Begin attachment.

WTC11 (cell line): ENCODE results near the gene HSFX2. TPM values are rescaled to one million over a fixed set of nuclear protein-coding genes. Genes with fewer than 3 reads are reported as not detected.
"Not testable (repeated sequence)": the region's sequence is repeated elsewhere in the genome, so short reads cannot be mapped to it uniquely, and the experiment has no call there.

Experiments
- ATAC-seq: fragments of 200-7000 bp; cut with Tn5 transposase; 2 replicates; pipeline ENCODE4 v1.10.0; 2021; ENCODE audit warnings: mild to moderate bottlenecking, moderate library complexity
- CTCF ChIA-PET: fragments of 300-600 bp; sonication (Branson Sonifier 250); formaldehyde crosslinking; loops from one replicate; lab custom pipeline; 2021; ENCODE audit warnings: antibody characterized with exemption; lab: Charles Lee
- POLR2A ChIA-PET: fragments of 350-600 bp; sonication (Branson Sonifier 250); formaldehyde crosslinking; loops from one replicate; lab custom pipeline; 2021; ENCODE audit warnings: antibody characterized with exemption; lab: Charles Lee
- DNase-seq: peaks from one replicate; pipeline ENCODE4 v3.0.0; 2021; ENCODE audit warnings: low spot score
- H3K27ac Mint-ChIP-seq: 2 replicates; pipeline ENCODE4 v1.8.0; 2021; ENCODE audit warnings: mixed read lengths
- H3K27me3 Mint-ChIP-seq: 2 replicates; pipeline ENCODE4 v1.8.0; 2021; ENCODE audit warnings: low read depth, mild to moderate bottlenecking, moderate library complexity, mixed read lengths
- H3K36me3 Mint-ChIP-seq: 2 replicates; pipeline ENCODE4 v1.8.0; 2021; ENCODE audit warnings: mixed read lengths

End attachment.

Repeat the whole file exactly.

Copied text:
WTC11 (cell line): ENCODE results near the gene HSFX2. TPM values are rescaled to one million over a fixed set of nuclear protein-coding genes. Genes with fewer than 3 reads are reported as not detected.
"Not testable (repeated sequence)": the region's sequence is repeated elsewhere in the genome, so short reads cannot be mapped to it uniquely, and the experiment has no call there.

Experiments
- ATAC-seq: fragments of 200-7000 bp; cut with Tn5 transposase; 2 replicates; pipeline ENCODE4 v1.10.0; 2021; ENCODE audit warnings: mild to moderate bottlenecking, moderate library complexity
- CTCF ChIA-PET: fragments of 300-600 bp; sonication (Branson Sonifier 250); formaldehyde crosslinking; loops from one replicate; lab custom pipeline; 2021; ENCODE audit warnings: antibody characterized with exemption; lab: Charles Lee
- POLR2A ChIA-PET: fragments of 350-600 bp; sonication (Branson Sonifier 250); formaldehyde crosslinking; loops from one replicate; lab custom pipeline; 2021; ENCODE audit warnings: antibody characterized with exemption; lab: Charles Lee
- DNase-seq: peaks from one replicate; pipeline ENCODE4 v3.0.0; 2021; ENCODE audit warnings: low spot score
- H3K27ac Mint-ChIP-seq: 2 replicates; pipeline ENCODE4 v1.8.0; 2021; ENCODE audit warnings: mixed read lengths
- H3K27me3 Mint-ChIP-seq: 2 replicates; pipeline ENCODE4 v1.8.0; 2021; ENCODE audit warnings: low read depth, mild to moderate bottlenecking, moderate library complexity, mixed read lengths
- H3K36me3 Mint-ChIP-seq: 2 replicates; pipeline ENCODE4 v1.8.0; 2021; ENCODE audit warnings: mixed read lengths